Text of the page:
I will continue to blog about what is helping me on this journey but if you cannot wait to hear what it is please leave a comment with your e-mail address.

 

Illness Awareness Month

Illness awareness months are a big deal providing an avenue for education. Furthermore, it gives those enduring the illness a set apart time to celebrate all the victories they have had over their illness. It seems more socially acceptable to take off the healthy person mask revealing how life is with a monster on the loss inside. Our awareness month also gives us the much-needed reminder that indeed we are not alone despite the feeling of isolation. It is a cracked door allowing outsiders to get a tiny glimpse into living with a chronic illness.

May is one of those months that someone was like let’s see how many illnesses we can raise awareness for in this month and they might have been a bit overzealous. On one hand, it’s great, especially if the majority of your illnesses have the same awareness month. On the other hand, it is a bit much in a short month.

With a complex illness, you could easily take a year or more talking about the illness, testing, medications, and daily living. Times that by over 12 is hectic. To complicate things a bit more the majority of us have more than one chronic illness!

  • American Stroke Awareness Month (promoted by the National Stroke Association)
  • Arthritis Awareness Month
  • National Asthma and Allergy Awareness Month
  • National Celiac Disease Awareness Month
  • Hepatitis Awareness Month
  • Lupus Awareness Month (promoted by the Lupus Foundation of America)
  • Melanoma/Skin Cancer Detection and Prevention Month
  • Mental Health Month
  • National High Blood Pressure Education Month
  • National Osteoporosis Awareness and Prevention Month
  • Preeclampsia Awareness Month
  • Inflammatory Bowel Disease: Chrons & Ulcerative Colitis.
  • Fibromyalgia
  • Ehlers-Danlos syndrome

I currently have a diagnosis of the following just from this list: Lupus, Ulcerative Colitis, Osteoporosis, Arthritis, and Asthma. In addition, I might have Autoimmune Hepatitis and Ehlers-Danlos Syndrome.

I always like to challenge everyone to learn one new thing in May about one illness. I am a strong believer in education others about chronic illness. I have encountered medical professionals who have been in need of education (I am not trying to be rude in any way). I have had people in the medical field ask me what’s Lupus? A basic understanding is helpful. Knowing just a little bit helps, even if you are not sick, for the day you encounter someone with an invisible illness.

I could go on all day on this topic, but I won’t as I am sure you have plenty on your to-do list today. Have an amazing day! Be sure to Like Chronically Hopeful on Facebook and subscribe to this blog! There will be a handful of guest bloggers which I am SO excited for!

Dogs!

This took much longer than I expected to write. Many people on the Chronically Hopeful Facebook page were interested when a service dog post went up about a month ago. Please understand that I have done research to the best to my ability. This is just a general overview. There will be additional service dog posts in the next few months.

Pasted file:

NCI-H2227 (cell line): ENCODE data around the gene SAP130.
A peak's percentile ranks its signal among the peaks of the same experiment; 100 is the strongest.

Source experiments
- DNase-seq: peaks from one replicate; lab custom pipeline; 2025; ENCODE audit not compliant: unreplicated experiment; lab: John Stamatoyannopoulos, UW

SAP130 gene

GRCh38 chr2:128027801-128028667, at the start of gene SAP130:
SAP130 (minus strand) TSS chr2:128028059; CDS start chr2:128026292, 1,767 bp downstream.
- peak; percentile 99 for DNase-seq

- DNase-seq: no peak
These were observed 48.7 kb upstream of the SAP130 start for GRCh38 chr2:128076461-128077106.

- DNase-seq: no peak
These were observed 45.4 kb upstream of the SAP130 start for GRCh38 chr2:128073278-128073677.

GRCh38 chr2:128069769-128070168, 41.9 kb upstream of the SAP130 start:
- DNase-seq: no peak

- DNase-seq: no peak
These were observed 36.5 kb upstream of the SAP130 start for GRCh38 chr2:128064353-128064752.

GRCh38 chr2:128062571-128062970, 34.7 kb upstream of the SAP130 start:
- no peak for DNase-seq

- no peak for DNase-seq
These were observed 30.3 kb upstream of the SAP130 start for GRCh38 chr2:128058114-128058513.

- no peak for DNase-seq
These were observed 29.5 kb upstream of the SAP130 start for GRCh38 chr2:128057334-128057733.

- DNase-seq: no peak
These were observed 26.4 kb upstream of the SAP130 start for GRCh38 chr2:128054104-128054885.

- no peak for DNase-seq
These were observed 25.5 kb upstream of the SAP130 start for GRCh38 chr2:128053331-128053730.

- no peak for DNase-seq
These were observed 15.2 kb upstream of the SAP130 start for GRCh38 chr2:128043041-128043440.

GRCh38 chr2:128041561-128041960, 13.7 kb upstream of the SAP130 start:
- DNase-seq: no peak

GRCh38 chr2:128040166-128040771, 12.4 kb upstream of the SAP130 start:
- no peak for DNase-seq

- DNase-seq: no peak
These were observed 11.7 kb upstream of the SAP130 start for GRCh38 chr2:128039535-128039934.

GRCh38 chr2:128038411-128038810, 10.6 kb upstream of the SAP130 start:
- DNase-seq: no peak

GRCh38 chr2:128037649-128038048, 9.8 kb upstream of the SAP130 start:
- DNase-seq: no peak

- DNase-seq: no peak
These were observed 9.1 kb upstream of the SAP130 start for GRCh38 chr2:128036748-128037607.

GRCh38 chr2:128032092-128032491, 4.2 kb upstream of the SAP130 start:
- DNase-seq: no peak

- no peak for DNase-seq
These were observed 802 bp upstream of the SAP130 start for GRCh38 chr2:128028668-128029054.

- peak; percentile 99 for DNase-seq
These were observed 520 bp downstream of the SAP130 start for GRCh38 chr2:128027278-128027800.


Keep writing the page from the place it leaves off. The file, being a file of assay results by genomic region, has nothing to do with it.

There is a substantial difference between a service dog and a pet dog in the eyes of the law and social norms. Let’s begin with the basics. A service dog is for an individual with a physical disability.  These dogs are allowed to go anywhere and everywhere their human goes.Assistance Dogs International elaborates on this, “Service Dogs assist people with disabilities other than vision or hearing impairment. With special training, these dogs can help mitigate many different types of disabilities. They can be trained to work with people who use power or manual wheelchairs, have balance issues, have various types of autism, need seizure alert or response, need to be alerted to other medical issues like low blood sugar, or have psychiatric disabilities. These specially trained dogs can help by retrieving objects that are out of their person’s reach, opening and closing doors, turning light switches off and on, barking to indicate that help is needed, finding another person and leading the person to the handler, assisting ambulatory persons to walk by providing balance and counterbalance, providing deep pressure, and many other individual tasks as needed by a person with a disability.” There are many tasks a service dog can be trained to do. Additionally, service dogs can be paired with humans for autism and hearing.

Your pet dog is not allowed to accompany you in public without a specific reason. Many view a service dog as medical assistance or even medical equipment.

Service Dog Central provides some clarification on the differences between psychiatric service dogs and therapy dogs. “A therapy dog is an individual’s pet which has been trained, tested, registered and insured to work in a hospital, nursing home, school, or other institutional settings. The therapy dog and his partner visit to cheer patients, to educate the community, to counter grief and stress, and generally be good canine ambassadors within the community. Most therapy dog partners are volunteers, but some states recognize professional therapy dogs partnered with therapists and other mental health professionals.”

Psychiatric Service Dogs are generally for people with a mental impairment (these words are chosen to line up with the laws that are in place). A mental impairment in the case would include mental retardation, organic brain syndrome, emotional or mental illness, and specific learning disabilities. Anxiety, depression, and PTSD would fit under emotional/mental illness. They can be granted access in public places.

A partial listing of therapy dog organizations:
The Delta Society http://deltasociety.org
Therapy Dogs International http://tdi-dog.org
Therapy Dogs Incorporated http://therapydogs.com

On the other hand, emotional support dogs have very limited public access.

On the other hand, emotional support dogs have very limited public access. Emotional support animals provide compassion, support, and friendship to his or her owner. These animals have an irreplaceable role in their human life. Not only do these animals assist their humans emotionally but also improve physical health. Many studies support that animals lower cholesterol, lower blood pressure, lower triglyceride, reduced stress levels, reduced feelings of loneliness, and increased activity. Currently, my cats are emotional support animals. I have a special bond with each. Furthermore, they can sense when I am going to pass out, fall, or shake. Even so, they are not allowed in public. I wouldn’t bring them out in public either because that would provoke anxiety.